Thompson (Thomson), William (1726–98), portrait painter and author, was born in Dublin, the eldest of a large family. His father lived off a small paternal inheritance and looked after the agency of several estates for absentee landlords, but still found it difficult to support his large extended family. William, whose surname more often appears as Thomson, was educated as a scholar. He was sent to Mullingar, where he studied Greek and Latin with the Rev. Dr Ross, a Church of England clergyman, but his wish to join the ministry was marred by a shortage of money to pay for his studies. However, he showed a talent in art, and attended painting classes with Francis Bindon (qv), a portrait painter (he painted many portraits of Dean Swift (qv)) and architect, recently returned to Ireland from Italy. Having practised in Dublin for a short while, Thompson moved to Portarlington on 9 May 1752, but the following year he left for England in the hope of finding a patron, and never returned. His portraits were considered technically correct but dull and hence, much to his disappointment, he never found the patronage he sought.
He married Elizabeth Baynes, second daughter of Thomas Baynes esq. of Houses, Great Samford, Essex, on 12 July 1756. She was a wealthy woman and many years his senior. He hoped to travel to Italy but soon found himself in debt, and a spell in the king's bench prison about 1770 put paid to that idea. He painted a portrait of James Stephen, the author of Considerations on imprisonment for debt (1770), which was engraved in mezzotint by William Dickinson and published by Thompson in Warwick Court, London. Indeed Thompson himself was vociferous in his objections to prison sentences for debt. As a member of the Society of Artists, of which he was secretary for a time, he took part in their exhibitions, showing forty-three portraits between 1760 and 1782. He showed just one portrait with the Free Society of Artists, in 1782. He painted a portrait of Cadwallader Blayney, 9th Baron Blayney (1720–82), lord lieutenant of Co. Monaghan and grand master of the freemasons, of which an anonymous mezzotint engraving, published some time after 1766, is in the NGI. When the Society of Artists split into factions he published anonymously a pamphlet, The conduct of the Royal Academicians while members of the Society of Artists from 1760 to their expulsion in 1769 (1771). It received little attention.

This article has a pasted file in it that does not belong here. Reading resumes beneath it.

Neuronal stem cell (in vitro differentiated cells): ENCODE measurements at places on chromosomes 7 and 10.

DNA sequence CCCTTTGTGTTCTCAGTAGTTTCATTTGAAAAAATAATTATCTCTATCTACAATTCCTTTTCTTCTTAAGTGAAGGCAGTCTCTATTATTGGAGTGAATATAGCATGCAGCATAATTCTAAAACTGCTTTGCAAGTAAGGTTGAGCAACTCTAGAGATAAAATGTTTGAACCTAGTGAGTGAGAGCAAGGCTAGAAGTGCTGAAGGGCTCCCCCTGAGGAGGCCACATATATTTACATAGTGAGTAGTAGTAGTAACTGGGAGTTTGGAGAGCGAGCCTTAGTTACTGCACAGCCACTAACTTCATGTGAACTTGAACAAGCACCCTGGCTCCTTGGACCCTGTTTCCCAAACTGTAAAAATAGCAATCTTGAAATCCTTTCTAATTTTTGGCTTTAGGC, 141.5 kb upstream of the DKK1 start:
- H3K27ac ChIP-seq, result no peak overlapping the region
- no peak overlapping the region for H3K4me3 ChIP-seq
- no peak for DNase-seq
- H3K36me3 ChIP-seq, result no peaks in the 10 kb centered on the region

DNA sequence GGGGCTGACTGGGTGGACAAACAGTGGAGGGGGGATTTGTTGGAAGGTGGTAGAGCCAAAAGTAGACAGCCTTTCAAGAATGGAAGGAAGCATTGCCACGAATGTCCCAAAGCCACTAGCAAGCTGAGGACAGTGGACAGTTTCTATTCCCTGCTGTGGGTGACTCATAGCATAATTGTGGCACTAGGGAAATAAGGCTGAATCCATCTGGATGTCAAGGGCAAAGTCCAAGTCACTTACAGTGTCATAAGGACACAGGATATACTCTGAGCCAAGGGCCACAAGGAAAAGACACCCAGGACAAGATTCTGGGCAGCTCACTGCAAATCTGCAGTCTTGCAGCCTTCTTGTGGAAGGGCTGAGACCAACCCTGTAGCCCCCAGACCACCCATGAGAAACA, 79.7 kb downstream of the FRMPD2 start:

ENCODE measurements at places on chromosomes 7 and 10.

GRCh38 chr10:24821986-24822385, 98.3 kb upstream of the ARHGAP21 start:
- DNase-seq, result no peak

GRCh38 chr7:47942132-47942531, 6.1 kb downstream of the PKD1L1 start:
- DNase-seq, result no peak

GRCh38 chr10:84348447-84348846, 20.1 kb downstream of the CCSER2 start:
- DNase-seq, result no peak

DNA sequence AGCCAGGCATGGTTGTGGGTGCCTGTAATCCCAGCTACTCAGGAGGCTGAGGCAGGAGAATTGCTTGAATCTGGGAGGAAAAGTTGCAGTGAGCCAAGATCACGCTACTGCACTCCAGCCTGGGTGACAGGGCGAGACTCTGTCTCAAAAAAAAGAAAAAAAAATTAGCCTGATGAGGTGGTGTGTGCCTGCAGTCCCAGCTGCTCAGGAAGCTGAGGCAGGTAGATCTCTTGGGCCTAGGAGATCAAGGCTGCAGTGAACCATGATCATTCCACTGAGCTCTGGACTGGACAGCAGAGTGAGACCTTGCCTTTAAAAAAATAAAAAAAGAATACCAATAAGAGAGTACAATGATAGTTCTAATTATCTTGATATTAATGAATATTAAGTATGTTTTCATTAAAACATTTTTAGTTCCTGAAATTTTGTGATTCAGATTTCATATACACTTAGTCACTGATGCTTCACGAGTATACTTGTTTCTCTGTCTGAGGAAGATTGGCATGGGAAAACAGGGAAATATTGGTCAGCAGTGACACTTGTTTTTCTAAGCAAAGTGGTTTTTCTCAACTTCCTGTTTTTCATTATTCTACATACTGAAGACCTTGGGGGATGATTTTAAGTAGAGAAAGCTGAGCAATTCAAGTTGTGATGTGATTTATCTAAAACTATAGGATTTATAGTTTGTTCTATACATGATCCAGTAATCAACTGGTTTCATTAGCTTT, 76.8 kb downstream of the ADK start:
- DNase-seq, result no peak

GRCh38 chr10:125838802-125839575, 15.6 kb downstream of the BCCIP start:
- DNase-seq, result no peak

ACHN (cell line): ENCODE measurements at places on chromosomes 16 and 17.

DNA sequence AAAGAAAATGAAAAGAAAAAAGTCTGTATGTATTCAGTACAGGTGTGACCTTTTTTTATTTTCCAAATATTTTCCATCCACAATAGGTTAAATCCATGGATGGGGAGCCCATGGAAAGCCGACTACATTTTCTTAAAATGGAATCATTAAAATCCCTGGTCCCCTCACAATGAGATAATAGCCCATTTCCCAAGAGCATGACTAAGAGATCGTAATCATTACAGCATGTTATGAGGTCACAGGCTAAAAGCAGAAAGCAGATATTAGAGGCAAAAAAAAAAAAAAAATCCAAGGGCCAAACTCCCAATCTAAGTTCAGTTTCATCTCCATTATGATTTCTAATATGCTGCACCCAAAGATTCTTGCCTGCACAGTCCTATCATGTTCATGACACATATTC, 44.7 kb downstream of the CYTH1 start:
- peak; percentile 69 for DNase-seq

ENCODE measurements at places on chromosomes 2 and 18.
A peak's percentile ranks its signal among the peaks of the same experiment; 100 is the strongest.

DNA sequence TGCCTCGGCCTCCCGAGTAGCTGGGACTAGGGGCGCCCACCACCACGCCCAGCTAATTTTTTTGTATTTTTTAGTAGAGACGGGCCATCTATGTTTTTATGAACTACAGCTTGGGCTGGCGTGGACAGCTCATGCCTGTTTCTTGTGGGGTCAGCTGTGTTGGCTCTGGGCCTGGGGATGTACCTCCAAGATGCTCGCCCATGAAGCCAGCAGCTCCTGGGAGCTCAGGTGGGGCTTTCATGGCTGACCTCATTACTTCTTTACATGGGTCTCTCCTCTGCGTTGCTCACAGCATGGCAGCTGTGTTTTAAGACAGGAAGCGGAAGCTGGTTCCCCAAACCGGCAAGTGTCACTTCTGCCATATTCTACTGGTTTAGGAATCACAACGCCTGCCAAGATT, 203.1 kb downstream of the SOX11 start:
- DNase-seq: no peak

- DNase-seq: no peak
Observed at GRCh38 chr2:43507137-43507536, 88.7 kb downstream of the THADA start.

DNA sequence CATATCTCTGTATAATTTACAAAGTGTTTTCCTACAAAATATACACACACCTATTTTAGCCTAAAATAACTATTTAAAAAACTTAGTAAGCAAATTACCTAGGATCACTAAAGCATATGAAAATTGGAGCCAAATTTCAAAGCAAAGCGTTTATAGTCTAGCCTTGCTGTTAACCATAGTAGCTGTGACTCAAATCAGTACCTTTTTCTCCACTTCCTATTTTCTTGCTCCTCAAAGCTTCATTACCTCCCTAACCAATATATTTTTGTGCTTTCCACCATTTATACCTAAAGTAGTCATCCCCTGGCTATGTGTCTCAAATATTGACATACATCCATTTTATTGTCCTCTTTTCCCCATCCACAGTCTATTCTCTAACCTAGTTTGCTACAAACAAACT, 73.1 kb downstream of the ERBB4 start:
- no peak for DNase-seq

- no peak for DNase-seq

His wife died 1 September 1786 and on 11 May 1787 he married a widow, Mrs Comyns, an educated woman who ran a boarding school at Brompton, where he had taught drawing. He was associated with the famous Mrs Theresa Cornely's Assembly Rooms at Carlisle House, Soho Square, where he was chairman of the debating society and also founded a school of oratory. His fallacious address earned him the nickname ‘Blarney’ Thompson. It appears that he was accused of embezzling his second wife's fortune, and by order of the court of chancery he was directed to recover it. He died suddenly 3 December 1798, while engaged in preparations for the publication of a book he had written some years earlier. The book, An enquiry into the elementary principles of beauty in the works of nature and art (1798), was published soon afterwards, and perhaps best highlights his proficiency in the classics.